Counting the cost of strong IP laws

Your first question about this book might go something along the lines of: Why should I pay $27 (plus shipping) when smart people have already released it free in heaps of digital formats?

Free Culture: How Big Media Uses Technology and the Law to Lock Down Culture and Control Creativity by Lawrence Lessig (The Penguin Press, about $27 from online booksellers or free from free-culture.cc)

Your first question about this book might go something along the lines of: Why should I pay $27 (plus shipping) when smart people have already released it free in heaps of digital formats (www.free-culture.cc/remixes)?

Good question. Perhaps you believe in Lawrence Lessig's mission and that of the Creative Commons project, which licenses the free, attributed, use of material (funds from the book apparently go to the project). Perhaps you just want a nicely bound book for your library. Perhaps you accept Lessig, a professor at Stanford Law School, is no hypocrite and so puts his money where his mouth is. Even it you don't, it'll cost you nothing to read this entertaining and occasionally scary book.

Free Culture is a more focused, measured argument of the issues around preserving and extending digital creativity than Lessig's earlier book, The Future of Ideas, though his critics would probably argue there's still too much of the ad hominem in it (just look at the subtitle). Hey ho. Lessig certainly takes considerable time to tease apart the binary standpoints of those who would rather control all creative material via All-Rights-Reserved copyright and those who would like everything free (as in beer as well as speech).

In between the megapixels of rhetoric from copyright champions are frightening real tales such as the well-meaning student who was hounded by music companies for his life savings, the implications on innovation where every creative act involves clearing potentially copyright material, the ironically pirate beginnings of much popular culture, and an analysis of what file sharers might really use their downloads for. Recent reports appear to back up the suggestion that file sharing of music has at best a negligible effect on CD sales, and may even benefit music companies to the extent that they are using P2P monitoring services to figure out which songs to market the hardest.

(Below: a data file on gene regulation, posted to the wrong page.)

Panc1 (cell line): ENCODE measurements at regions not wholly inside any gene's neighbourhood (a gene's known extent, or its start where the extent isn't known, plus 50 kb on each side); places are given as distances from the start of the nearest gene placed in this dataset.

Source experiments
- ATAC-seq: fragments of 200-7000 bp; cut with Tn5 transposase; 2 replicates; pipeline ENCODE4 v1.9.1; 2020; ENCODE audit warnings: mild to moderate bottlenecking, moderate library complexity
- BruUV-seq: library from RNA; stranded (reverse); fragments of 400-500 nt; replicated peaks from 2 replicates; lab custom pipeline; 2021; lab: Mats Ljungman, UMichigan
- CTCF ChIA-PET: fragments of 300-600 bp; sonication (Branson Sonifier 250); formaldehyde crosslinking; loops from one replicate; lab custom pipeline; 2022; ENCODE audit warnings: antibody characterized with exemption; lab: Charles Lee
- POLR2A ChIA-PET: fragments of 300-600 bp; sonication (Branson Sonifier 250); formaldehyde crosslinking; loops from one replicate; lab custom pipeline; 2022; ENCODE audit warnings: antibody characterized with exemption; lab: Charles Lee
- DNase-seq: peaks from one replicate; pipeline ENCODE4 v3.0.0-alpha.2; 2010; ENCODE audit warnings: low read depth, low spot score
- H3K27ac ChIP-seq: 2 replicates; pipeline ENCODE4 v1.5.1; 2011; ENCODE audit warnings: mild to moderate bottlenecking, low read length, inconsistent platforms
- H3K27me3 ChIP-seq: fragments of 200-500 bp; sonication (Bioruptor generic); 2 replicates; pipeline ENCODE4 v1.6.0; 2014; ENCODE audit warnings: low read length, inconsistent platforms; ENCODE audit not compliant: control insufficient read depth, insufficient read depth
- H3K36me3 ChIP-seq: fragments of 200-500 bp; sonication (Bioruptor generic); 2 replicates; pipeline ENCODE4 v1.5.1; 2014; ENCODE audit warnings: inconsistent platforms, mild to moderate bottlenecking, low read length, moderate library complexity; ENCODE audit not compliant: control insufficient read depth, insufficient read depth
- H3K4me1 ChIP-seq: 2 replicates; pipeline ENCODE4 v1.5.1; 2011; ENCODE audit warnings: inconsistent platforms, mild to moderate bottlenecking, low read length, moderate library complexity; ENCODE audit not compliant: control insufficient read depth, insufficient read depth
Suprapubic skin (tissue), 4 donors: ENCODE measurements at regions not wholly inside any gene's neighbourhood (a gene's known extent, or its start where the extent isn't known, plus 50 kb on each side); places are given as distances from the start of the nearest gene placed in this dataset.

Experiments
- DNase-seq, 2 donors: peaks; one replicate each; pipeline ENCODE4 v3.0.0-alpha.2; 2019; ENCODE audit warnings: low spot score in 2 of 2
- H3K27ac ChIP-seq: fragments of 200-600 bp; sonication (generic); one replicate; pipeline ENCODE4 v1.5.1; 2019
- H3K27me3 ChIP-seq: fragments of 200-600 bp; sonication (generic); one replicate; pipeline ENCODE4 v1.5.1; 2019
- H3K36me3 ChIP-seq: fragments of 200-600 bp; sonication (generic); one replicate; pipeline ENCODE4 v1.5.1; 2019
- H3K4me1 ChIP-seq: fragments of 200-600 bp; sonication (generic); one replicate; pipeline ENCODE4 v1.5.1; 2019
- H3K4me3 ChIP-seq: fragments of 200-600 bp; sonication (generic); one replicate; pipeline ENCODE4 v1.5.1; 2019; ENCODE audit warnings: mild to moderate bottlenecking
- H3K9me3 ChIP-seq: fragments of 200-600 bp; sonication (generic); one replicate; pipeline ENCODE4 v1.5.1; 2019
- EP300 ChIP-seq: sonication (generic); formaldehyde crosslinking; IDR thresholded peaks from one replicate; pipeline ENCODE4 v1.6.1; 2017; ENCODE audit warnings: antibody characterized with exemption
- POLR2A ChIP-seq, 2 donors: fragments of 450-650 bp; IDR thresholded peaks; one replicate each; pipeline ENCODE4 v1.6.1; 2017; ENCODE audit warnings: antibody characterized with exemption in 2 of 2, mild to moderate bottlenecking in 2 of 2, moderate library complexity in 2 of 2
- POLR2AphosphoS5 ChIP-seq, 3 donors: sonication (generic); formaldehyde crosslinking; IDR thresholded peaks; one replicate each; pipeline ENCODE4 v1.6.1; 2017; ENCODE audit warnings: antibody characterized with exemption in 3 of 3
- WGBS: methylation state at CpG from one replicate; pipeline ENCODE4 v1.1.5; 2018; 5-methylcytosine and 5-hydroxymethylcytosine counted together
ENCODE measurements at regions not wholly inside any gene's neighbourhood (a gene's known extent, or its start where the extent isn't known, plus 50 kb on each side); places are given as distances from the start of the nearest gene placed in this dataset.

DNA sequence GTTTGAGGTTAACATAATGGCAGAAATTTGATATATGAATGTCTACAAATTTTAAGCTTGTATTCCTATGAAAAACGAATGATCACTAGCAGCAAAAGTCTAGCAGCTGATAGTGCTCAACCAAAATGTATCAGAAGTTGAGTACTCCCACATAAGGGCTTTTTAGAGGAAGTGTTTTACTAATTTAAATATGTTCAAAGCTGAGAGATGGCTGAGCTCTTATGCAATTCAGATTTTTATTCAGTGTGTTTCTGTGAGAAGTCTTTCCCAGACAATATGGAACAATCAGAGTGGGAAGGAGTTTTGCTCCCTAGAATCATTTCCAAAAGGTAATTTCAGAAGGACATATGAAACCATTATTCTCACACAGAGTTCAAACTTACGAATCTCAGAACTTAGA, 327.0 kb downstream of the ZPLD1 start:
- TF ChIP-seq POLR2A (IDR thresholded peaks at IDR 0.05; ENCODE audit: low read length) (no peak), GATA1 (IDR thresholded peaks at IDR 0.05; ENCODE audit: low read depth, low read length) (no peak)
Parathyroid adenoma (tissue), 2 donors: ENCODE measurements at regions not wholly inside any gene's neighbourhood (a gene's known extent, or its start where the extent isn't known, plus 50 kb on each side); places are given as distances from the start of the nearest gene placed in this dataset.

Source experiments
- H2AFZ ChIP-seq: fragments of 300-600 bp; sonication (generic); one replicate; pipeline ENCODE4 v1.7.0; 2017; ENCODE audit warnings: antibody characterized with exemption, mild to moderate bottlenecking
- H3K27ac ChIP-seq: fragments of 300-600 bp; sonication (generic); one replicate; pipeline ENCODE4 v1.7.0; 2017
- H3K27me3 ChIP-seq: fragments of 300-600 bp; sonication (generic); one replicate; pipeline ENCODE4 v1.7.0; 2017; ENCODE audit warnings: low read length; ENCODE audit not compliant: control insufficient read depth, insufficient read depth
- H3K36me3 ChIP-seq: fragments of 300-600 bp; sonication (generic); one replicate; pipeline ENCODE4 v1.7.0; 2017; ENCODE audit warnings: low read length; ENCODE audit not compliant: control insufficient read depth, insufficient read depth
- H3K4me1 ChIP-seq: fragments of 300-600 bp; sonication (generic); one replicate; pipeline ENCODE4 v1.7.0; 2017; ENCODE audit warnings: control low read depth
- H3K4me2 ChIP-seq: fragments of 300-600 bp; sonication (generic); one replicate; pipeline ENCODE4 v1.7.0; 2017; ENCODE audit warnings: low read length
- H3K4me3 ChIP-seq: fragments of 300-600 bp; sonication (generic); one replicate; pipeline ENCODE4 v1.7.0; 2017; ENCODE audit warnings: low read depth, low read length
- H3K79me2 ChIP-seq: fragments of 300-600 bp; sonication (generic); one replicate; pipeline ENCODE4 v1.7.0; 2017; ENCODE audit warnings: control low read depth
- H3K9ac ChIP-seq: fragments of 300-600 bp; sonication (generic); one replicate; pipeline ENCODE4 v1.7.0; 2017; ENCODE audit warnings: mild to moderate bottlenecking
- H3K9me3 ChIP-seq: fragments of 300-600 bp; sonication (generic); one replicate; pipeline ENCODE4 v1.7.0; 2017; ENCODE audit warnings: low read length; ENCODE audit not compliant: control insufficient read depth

Still, Lessig states several times that straight-out piracy is wrong. But he posits that a Read-Only culture is what we will get if we don't curb the growing excesses of intellectual property law and thinking. IP is property, but it's a monopoly property right granted for a limited time to encourage creativity and not to stifle it for generations for the benefit of large corporations staffed with offices of lawyers. Echoing the thoughts of Ed Felten, Lessig says the freedom to tinker is essential for the widest expression and learning, a freedom that's being eroded or denied with the help of technology like DRM. But it's also technology that got us in this mess, for instance making digital copies instantly available and databases much more valuable.

He's a high-minded sort, so it's hardly surprising that at times in Free Culture Lessig sounds a bit down in the mouth. After all, he lost his court battle to have the latest US copyright term extension declared unconstitutional. Still, judging from the creative response to this book -- text reworkings, Flash, e-books, audio versions -- and the level of support for the issues suggested in weblogs like Copyfight, I doubt Lessig is anywhere near finished yet.

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